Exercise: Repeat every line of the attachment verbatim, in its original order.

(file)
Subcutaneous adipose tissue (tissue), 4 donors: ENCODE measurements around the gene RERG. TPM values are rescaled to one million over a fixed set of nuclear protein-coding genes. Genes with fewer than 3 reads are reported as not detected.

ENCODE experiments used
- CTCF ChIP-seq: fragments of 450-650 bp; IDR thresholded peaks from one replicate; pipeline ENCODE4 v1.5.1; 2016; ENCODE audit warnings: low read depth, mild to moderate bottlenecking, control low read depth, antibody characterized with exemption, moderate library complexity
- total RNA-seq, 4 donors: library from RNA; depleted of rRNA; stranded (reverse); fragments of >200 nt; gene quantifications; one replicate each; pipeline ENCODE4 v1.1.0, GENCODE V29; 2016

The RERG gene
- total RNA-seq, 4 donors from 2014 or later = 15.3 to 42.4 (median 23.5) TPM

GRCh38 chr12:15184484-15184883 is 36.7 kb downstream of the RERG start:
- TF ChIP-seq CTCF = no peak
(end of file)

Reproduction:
Subcutaneous adipose tissue (tissue), 4 donors: ENCODE measurements around the gene RERG. TPM values are rescaled to one million over a fixed set of nuclear protein-coding genes. Genes with fewer than 3 reads are reported as not detected.

ENCODE experiments used
- CTCF ChIP-seq: fragments of 450-650 bp; IDR thresholded peaks from one replicate; pipeline ENCODE4 v1.5.1; 2016; ENCODE audit warnings: low read depth, mild to moderate bottlenecking, control low read depth, antibody characterized with exemption, moderate library complexity
- total RNA-seq, 4 donors: library from RNA; depleted of rRNA; stranded (reverse); fragments of >200 nt; gene quantifications; one replicate each; pipeline ENCODE4 v1.1.0, GENCODE V29; 2016

The RERG gene
- total RNA-seq, 4 donors from 2014 or later = 15.3 to 42.4 (median 23.5) TPM

GRCh38 chr12:15184484-15184883 is 36.7 kb downstream of the RERG start:
- TF ChIP-seq CTCF = no peak